Today is the Solemnity of Mary, Mother of God (formerly known as the Feast of the Circumcision), but throughout the world January 1 is better known as New Year’s Day. Many people prepare for the beginning of a new year by making a list of all the ways they will better themselves in the months to come: lose weight, give up smoking, take the dream vacation they’ve always wanted, earn a promotion, etc. Sometimes less selfish aims may even make the list: “This year I’ll be a better husband, a more forgiving friend, a more understanding parent, etc.”
What is it about New Year’s Day that it inspires so many grandiose resolutions? Perhaps it’s just the air of hope inspired by being able to put all the failures of the old year out of the calendar and start afresh. We should not forget, though, that January is a two-faced month, like the Roman god Janus for whom it was named: it looks forward at what is to come, but it also looks back at what has been. And if, on January 1, 2017, we look back over 2016, we’ll see many of last year’s resolutions lying crumpled and abandoned by the wayside – a daunting sight that may cause our shiny new resolutions lose much of their optimistic luster.
Should we, then, simply resolve to make no more resolutions? Not if we are Christians, because the Christian lives in hope. We should know better than to trust in our own strength, because we know we are frail, fallen creatures. So weak that our most heartfelt resolutions embraced on January 1 are often broken and spent by February 1. What are we to do then?
I suggest we take the advice of a saint who understood very well that it is better to try to carry out a small resolution for a short span of time than to attempt to grasp a large and unwieldy one and carry it the course of a year. This way, when we stumble and fall we will not be crushed by our failure.
The saint to whom I refer was born the son of a poor sharecropper, yet he rose eventually to become the greatest of the Princes of the Church, a Vicar of Christ. He was known for most of his life as Angelo Giuseppe Roncalli, better known today as Pope St. John XXIII.
The Daily Decalogue of Pope St. John XXIII
You and I may never be ecclesiastical dignitaries or canonized saints, but we can grow in virtue if we follow St. John XXIII’s simple program for living well each day. It is called his “daily decalogue,” ten resolutions that we make, and try to fulfill, “just for today.”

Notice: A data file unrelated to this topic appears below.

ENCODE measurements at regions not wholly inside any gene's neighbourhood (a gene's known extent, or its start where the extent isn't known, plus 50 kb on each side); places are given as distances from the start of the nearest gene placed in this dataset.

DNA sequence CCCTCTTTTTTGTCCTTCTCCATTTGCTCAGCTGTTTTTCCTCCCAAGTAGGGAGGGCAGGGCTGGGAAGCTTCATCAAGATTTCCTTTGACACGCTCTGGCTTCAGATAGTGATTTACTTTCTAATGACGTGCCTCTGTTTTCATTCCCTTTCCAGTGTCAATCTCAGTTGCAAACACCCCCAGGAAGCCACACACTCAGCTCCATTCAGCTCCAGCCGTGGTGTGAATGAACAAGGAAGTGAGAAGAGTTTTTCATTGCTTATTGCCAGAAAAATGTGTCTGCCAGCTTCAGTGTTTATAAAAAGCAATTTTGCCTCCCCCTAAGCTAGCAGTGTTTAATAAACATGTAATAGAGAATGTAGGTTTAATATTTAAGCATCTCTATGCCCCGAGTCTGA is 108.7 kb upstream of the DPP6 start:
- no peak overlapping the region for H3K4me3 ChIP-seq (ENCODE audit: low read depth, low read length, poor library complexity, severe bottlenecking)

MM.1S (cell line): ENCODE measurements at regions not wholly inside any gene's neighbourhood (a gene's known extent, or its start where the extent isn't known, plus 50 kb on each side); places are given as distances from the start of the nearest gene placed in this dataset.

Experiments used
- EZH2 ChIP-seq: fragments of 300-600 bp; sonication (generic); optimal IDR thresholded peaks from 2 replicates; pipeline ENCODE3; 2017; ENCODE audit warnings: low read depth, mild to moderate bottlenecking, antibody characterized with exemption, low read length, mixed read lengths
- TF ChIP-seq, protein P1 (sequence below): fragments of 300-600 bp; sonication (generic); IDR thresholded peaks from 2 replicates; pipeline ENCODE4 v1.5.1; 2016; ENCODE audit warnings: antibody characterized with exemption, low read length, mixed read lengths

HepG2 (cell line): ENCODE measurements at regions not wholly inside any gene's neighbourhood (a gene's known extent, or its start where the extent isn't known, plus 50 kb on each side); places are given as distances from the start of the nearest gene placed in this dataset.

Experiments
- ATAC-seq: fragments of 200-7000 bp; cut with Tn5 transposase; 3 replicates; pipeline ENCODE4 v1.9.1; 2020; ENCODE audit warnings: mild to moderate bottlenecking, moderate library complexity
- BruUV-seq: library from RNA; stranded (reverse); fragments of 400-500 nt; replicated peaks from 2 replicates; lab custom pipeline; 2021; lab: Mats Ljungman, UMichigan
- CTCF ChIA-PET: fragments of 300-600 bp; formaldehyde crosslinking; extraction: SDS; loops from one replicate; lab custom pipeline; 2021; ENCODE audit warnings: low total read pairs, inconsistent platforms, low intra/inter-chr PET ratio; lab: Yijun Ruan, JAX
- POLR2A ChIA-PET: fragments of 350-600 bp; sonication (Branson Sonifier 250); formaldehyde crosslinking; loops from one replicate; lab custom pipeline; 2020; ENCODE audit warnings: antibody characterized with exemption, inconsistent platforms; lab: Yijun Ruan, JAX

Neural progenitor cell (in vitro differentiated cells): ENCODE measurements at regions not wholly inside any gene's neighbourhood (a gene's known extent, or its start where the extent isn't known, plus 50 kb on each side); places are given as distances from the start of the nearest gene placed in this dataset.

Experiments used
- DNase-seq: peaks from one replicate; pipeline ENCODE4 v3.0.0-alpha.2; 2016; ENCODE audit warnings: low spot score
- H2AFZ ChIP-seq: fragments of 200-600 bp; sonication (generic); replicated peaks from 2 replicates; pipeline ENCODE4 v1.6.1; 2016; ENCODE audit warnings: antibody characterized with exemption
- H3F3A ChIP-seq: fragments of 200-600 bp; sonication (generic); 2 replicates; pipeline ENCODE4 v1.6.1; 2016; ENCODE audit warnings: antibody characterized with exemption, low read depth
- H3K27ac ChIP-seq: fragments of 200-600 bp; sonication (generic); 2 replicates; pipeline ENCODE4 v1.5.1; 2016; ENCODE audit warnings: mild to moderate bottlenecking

- Just for today, I will seek to live for the day (in the most positive sense), without wishing to solve the problems of my life all at once.
- Just for today, I will take the greatest care in the way I present myself: I will dress modestly, I will not raise my voice, I will be courteous in my behavior, I will not criticize anyone, I will not try to improve or discipline anyone except myself.
- Just for today, I will be happy in the certainty that I was created to be happy, not only in the next world but also in this one.
- Just for today, I will adapt to my circumstances, without expecting that the circumstances should all be adapted to my wishes.
- Just for today, I will devote 10 minutes of my time to some good reading, remembering that just as food is necessary to the life of the body, so good reading is necessary to the life of the soul.
- Just for today, I will do one good deed and not tell anyone about it.
- Just for today, I will do at least one thing I do not like doing; and, if my feelings are hurt, I will make sure no one notices.
- Just for today, I will make a plan for myself; I may not follow it to the letter, but I will make it. And I will be on guard against two evils: hastiness and hesitancy.
- Just for today, I will firmly trust that, despite appearances, God’s good Providence is looking out for me as for no one else in this world.
- Just for today, I will have no fears. In particular, I will not be afraid to enjoy what is beautiful and to believe in goodness. For 12 hours I can certainly do what might dismay me if I thought I had to do it my whole life long.
[My translation. Find the Italian original here.]
This year, why not foreswear New Year’s Resolutions, and instead take up these “just for today” resolutions? If we do, then day by day, bit by bit, we can grow closer to a simple sanctity: “To be good, today, always, and with everyone.”